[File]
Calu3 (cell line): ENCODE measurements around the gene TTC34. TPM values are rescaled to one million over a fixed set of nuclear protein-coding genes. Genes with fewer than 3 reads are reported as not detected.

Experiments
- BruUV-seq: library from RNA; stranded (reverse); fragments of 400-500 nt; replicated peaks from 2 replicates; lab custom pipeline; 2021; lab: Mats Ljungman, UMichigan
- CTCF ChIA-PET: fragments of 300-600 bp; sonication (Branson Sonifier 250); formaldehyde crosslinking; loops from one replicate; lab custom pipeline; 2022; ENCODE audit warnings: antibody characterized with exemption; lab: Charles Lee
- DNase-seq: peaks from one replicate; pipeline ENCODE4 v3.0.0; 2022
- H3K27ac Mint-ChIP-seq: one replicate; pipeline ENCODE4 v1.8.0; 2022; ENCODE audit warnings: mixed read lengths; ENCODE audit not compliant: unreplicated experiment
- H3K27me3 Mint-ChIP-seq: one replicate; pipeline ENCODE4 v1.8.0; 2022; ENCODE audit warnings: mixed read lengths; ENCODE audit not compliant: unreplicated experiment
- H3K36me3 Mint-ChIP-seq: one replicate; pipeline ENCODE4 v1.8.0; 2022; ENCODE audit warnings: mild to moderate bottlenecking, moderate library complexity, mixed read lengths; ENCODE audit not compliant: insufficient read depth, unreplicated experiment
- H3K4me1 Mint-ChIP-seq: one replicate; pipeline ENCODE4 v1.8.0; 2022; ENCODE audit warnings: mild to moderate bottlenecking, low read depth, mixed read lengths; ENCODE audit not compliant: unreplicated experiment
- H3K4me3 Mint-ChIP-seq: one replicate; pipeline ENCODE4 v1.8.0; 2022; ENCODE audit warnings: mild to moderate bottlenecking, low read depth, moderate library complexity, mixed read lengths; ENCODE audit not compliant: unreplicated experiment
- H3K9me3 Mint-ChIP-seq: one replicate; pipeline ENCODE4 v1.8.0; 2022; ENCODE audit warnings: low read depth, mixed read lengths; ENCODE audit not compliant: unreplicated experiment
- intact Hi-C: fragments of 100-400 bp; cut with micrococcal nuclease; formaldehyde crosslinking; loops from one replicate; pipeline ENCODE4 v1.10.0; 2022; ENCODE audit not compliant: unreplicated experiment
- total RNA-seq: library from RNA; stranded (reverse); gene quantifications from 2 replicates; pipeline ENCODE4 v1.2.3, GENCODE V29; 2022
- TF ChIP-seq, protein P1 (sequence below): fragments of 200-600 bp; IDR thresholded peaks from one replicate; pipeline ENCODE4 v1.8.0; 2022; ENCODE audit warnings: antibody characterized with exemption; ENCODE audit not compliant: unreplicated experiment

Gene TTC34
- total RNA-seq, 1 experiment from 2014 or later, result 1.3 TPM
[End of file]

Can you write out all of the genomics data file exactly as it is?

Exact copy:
Calu3 (cell line): ENCODE measurements around the gene TTC34. TPM values are rescaled to one million over a fixed set of nuclear protein-coding genes. Genes with fewer than 3 reads are reported as not detected.

Experiments
- BruUV-seq: library from RNA; stranded (reverse); fragments of 400-500 nt; replicated peaks from 2 replicates; lab custom pipeline; 2021; lab: Mats Ljungman, UMichigan
- CTCF ChIA-PET: fragments of 300-600 bp; sonication (Branson Sonifier 250); formaldehyde crosslinking; loops from one replicate; lab custom pipeline; 2022; ENCODE audit warnings: antibody characterized with exemption; lab: Charles Lee
- DNase-seq: peaks from one replicate; pipeline ENCODE4 v3.0.0; 2022
- H3K27ac Mint-ChIP-seq: one replicate; pipeline ENCODE4 v1.8.0; 2022; ENCODE audit warnings: mixed read lengths; ENCODE audit not compliant: unreplicated experiment
- H3K27me3 Mint-ChIP-seq: one replicate; pipeline ENCODE4 v1.8.0; 2022; ENCODE audit warnings: mixed read lengths; ENCODE audit not compliant: unreplicated experiment
- H3K36me3 Mint-ChIP-seq: one replicate; pipeline ENCODE4 v1.8.0; 2022; ENCODE audit warnings: mild to moderate bottlenecking, moderate library complexity, mixed read lengths; ENCODE audit not compliant: insufficient read depth, unreplicated experiment
- H3K4me1 Mint-ChIP-seq: one replicate; pipeline ENCODE4 v1.8.0; 2022; ENCODE audit warnings: mild to moderate bottlenecking, low read depth, mixed read lengths; ENCODE audit not compliant: unreplicated experiment
- H3K4me3 Mint-ChIP-seq: one replicate; pipeline ENCODE4 v1.8.0; 2022; ENCODE audit warnings: mild to moderate bottlenecking, low read depth, moderate library complexity, mixed read lengths; ENCODE audit not compliant: unreplicated experiment
- H3K9me3 Mint-ChIP-seq: one replicate; pipeline ENCODE4 v1.8.0; 2022; ENCODE audit warnings: low read depth, mixed read lengths; ENCODE audit not compliant: unreplicated experiment
- intact Hi-C: fragments of 100-400 bp; cut with micrococcal nuclease; formaldehyde crosslinking; loops from one replicate; pipeline ENCODE4 v1.10.0; 2022; ENCODE audit not compliant: unreplicated experiment
- total RNA-seq: library from RNA; stranded (reverse); gene quantifications from 2 replicates; pipeline ENCODE4 v1.2.3, GENCODE V29; 2022
- TF ChIP-seq, protein P1 (sequence below): fragments of 200-600 bp; IDR thresholded peaks from one replicate; pipeline ENCODE4 v1.8.0; 2022; ENCODE audit warnings: antibody characterized with exemption; ENCODE audit not compliant: unreplicated experiment

Gene TTC34
- total RNA-seq, 1 experiment from 2014 or later, result 1.3 TPM